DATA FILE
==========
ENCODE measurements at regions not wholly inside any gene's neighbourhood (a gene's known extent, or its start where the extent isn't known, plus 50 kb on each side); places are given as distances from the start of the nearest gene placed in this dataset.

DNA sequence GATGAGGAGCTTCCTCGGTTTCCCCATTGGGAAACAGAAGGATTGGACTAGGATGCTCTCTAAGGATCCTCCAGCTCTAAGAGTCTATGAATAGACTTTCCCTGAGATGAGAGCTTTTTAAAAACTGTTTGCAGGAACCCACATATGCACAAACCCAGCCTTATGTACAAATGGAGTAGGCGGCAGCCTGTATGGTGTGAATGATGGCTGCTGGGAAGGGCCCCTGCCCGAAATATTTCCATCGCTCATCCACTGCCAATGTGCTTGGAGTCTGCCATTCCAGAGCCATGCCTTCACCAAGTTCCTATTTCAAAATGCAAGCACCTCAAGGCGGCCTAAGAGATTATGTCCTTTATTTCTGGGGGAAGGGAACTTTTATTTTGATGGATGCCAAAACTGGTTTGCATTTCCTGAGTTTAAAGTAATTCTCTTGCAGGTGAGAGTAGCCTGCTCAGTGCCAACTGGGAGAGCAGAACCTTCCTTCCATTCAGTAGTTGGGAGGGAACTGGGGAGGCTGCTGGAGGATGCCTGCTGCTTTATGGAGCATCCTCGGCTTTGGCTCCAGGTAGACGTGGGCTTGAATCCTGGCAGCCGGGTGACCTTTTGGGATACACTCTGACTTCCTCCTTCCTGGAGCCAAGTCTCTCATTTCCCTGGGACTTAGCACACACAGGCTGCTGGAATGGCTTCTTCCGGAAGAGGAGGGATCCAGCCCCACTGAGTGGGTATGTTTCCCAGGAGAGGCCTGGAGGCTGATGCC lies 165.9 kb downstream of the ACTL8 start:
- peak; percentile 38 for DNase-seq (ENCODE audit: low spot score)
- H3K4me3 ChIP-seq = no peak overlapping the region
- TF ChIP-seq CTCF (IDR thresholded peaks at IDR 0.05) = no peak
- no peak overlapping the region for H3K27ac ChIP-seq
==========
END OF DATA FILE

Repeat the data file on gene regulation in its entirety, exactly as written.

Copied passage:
ENCODE measurements at regions not wholly inside any gene's neighbourhood (a gene's known extent, or its start where the extent isn't known, plus 50 kb on each side); places are given as distances from the start of the nearest gene placed in this dataset.

DNA sequence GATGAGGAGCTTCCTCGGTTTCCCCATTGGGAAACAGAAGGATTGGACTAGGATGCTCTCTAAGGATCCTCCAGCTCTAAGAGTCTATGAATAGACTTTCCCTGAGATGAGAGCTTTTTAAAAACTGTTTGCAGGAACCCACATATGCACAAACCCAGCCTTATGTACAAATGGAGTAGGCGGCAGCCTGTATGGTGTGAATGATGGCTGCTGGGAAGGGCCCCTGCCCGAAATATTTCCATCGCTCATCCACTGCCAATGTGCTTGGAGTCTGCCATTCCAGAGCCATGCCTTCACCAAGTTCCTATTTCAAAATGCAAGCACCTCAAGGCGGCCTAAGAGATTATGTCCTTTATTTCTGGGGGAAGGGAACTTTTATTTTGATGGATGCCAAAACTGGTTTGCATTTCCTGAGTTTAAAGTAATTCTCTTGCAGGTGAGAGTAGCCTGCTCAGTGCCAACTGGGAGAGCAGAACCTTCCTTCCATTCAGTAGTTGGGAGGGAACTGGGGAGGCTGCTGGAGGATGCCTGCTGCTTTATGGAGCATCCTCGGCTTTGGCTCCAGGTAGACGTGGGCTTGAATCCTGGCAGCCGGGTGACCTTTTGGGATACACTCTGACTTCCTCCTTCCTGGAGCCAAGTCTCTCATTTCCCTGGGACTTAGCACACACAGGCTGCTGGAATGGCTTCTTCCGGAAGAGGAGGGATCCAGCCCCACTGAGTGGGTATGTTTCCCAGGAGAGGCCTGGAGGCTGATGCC lies 165.9 kb downstream of the ACTL8 start:
- peak; percentile 38 for DNase-seq (ENCODE audit: low spot score)
- H3K4me3 ChIP-seq = no peak overlapping the region
- TF ChIP-seq CTCF (IDR thresholded peaks at IDR 0.05) = no peak
- no peak overlapping the region for H3K27ac ChIP-seq